Lyric Opera team anticipates a joyous opening with new production of “Figaro”

September 24, 2015
By Wynne Delacoma
Director Barbara Gaines at a rehearsal for the Lyric Opera's new production of "The Marriage of Figaro. "Photo: Andrew Cioffi

Director Barbara Gaines at a rehearsal for Lyric Opera’s season-opening production of “The Marriage of Figaro.” Photo: Andrew Cioffi

Barbara Gaines’ first venture into directing opera was Verdi’s Macbeth, which opened Lyric Opera of Chicago’s 2010-11 season. It was a logical choice for the seasoned stage director who founded Chicago Shakespeare Theater in 1987 and nurtured it into an internationally acclaimed crown jewel of Chicago’s vibrant theater scene. With Thomas Hampson and Nadja Michael as Shakespeare’s vile couple, Gaines’ staging gave full vent to an opera boiling over with lust for blood, power and vengeance.

Beginning Saturday night Gaines follows up at Lyric with something entirely different, Mozart’s comic masterpiece, Le nozze di Figaro. And the director says she is happy to leave Verdi’s darkness behind and bask in Mozartean sunshine.

“With Macbeth, you’re really in a deep and horrific tragedy, and that takes a toll on your soul,’’ said Gaines during a rehearsal break backstage at the Civic Opera House earlier this month. Wearing skinny grey jeans, sipping a murky, purplish juice concoction, she was a small bundle of dynamic energy. “You have to jump into that pool of murder and hopelessness and live in it. You cannot live in any other world while you are directing something like that. So that’s hard. It’s very difficult for the performers especially, and for everybody in the [rehearsal] room because it hurts. When you do it well, it really should hurt.”

In contrast, Gaines sees The Marriage of Figaro as a merry romp.

“It’s so joyous,” she said. “It’s an absolute antithesis of feeling in the room. One room was depressed and excruciating because you’re dealing with murder—even of children–and madness, a marriage that fails. So many people die; there’s so much heartache.

“And here, we don’t stop laughing. There’s joy, celebration. Sure, there’s jealousy. Yes, there’s anguish because you think your lover or your husband is fooling around, and, in this case, they are. But on the other hand, the music is a celebration of life. We are all celebrating. We’re celebrating Mozart and being forgiven for our frailties, and we are celebrating laughter.”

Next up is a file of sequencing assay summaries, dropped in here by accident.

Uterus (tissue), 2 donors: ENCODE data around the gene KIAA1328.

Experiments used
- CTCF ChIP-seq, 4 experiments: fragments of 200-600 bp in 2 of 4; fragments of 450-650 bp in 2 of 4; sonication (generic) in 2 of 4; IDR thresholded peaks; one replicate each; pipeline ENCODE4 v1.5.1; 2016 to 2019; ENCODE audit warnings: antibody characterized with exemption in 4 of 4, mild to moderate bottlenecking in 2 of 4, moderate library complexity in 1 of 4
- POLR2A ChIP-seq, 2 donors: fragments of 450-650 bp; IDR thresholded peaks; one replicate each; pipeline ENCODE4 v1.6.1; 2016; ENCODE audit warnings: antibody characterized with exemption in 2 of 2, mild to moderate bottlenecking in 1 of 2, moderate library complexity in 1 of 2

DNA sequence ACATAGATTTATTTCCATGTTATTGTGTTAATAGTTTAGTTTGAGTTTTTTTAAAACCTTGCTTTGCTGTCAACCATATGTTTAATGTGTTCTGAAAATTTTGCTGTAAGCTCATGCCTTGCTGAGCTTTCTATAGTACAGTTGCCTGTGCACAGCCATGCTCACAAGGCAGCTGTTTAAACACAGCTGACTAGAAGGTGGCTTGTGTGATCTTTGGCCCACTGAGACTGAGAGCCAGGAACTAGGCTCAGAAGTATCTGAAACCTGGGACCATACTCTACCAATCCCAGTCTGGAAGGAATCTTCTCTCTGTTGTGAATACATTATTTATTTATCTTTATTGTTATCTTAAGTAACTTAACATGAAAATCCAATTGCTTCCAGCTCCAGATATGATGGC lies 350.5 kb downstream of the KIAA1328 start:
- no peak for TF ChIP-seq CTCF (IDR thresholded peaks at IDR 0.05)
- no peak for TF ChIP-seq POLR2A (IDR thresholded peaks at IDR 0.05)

Composed in 1786, Mozart’s adaptation of one of Beaumarchais’ popular Figaro plays unfolds in a single, madcap day in 18th century Seville. But opera directors update and change locales with clear consciences these days, and audiences have seen recent Figaro productions set in 1930s Spain (Metropolitan Opera), 1950s Hollywood (Los Angeles Opera) and as a kind of musical Upstairs, Downstairs (Salzburg Festival). Some productions emphasize the conflict between the clever servant, Figaro, who dares to push back against the aristocratic entitlements of his boss, Count Almaviva. This was a revolutionary notion in the 1780s, but Gaines isn’t much interested in the opera’s undercurrent of class warfare.

“It will be a whimsical take on this opera,” she said, her voice taking on a steely resolve. “It’s not dark, dreary. It has nothing to do with, ‘Oh, poor us, our feudal lord.’ This has to do with a wandering husband [Count Almaviva] who will be properly punished by the women [his wife, the Countess, and Susanna, Figaro’s betrothed] who are basically smarter than he is.

“It’s very much like Shakespeare’s comedies; the women are smarter than the men, and usually things work out fine. In Figaro, things will work out. Whether the Count continues as a wandering husband, he probably does. But [he and Countess] have a new understanding, which isn’t necessarily bad. It’s their dance; every couple has their own dance.’’

The opera’s whimsy will be reinforced by costumes by Susan Mickey, a frequent Gaines collaborator who is making her Lyric debut.

“The set design [an unadorned, white background by James Noone that curves from the top of the rear stage toward the audience] is so simple,” said Gaines. “I needed the costumes to give it the exuberance and color and life that the music makes us feel. I asked Susan for 1786 designs, but runway designs—completely over the top. It’s like Alexander McQueen, Versace, all extreme 1786. It’s fun—for the men, for the women—the fabric, the extreme silhouette; you want to be in that world.”

Speaking of over the top, consider the Countess’s bedroom, the setting of the opera’s Act II. Beds are serious matters in The Marriage of Figaro, which opens with Figaro measuring the room that he and Susanna will soon share as husband and wife. Counting off the measurements, he’s making sure the room is big enough for their conjugal bed.